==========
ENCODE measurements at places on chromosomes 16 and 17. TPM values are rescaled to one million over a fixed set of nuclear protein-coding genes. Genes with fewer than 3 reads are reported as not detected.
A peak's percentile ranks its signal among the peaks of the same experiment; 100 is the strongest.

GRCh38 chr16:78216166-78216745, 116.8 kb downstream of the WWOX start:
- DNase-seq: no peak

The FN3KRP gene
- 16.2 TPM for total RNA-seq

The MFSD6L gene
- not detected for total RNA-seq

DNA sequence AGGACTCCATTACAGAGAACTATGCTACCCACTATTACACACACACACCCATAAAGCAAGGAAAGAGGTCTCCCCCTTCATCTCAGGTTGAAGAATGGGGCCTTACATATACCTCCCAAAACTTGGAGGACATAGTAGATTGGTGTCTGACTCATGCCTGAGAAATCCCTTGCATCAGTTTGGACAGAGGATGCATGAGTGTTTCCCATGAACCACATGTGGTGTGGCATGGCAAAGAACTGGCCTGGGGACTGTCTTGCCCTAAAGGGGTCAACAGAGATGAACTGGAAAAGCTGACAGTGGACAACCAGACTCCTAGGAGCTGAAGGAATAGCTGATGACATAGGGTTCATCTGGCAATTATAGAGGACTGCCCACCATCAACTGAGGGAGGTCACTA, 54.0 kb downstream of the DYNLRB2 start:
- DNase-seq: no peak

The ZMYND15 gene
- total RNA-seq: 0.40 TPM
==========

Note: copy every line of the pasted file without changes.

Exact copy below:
ENCODE measurements at places on chromosomes 16 and 17. TPM values are rescaled to one million over a fixed set of nuclear protein-coding genes. Genes with fewer than 3 reads are reported as not detected.
A peak's percentile ranks its signal among the peaks of the same experiment; 100 is the strongest.

GRCh38 chr16:78216166-78216745, 116.8 kb downstream of the WWOX start:
- DNase-seq: no peak

The FN3KRP gene
- 16.2 TPM for total RNA-seq

The MFSD6L gene
- not detected for total RNA-seq

DNA sequence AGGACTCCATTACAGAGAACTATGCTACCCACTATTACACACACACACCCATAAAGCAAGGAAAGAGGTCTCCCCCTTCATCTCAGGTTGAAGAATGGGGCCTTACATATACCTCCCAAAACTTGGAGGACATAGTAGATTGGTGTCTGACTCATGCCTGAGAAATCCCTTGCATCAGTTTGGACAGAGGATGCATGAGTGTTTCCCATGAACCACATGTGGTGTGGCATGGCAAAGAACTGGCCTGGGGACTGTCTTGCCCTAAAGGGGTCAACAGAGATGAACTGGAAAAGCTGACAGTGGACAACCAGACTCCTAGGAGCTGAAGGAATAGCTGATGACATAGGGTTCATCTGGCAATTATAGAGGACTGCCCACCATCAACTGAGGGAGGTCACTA, 54.0 kb downstream of the DYNLRB2 start:
- DNase-seq: no peak

The ZMYND15 gene
- total RNA-seq: 0.40 TPM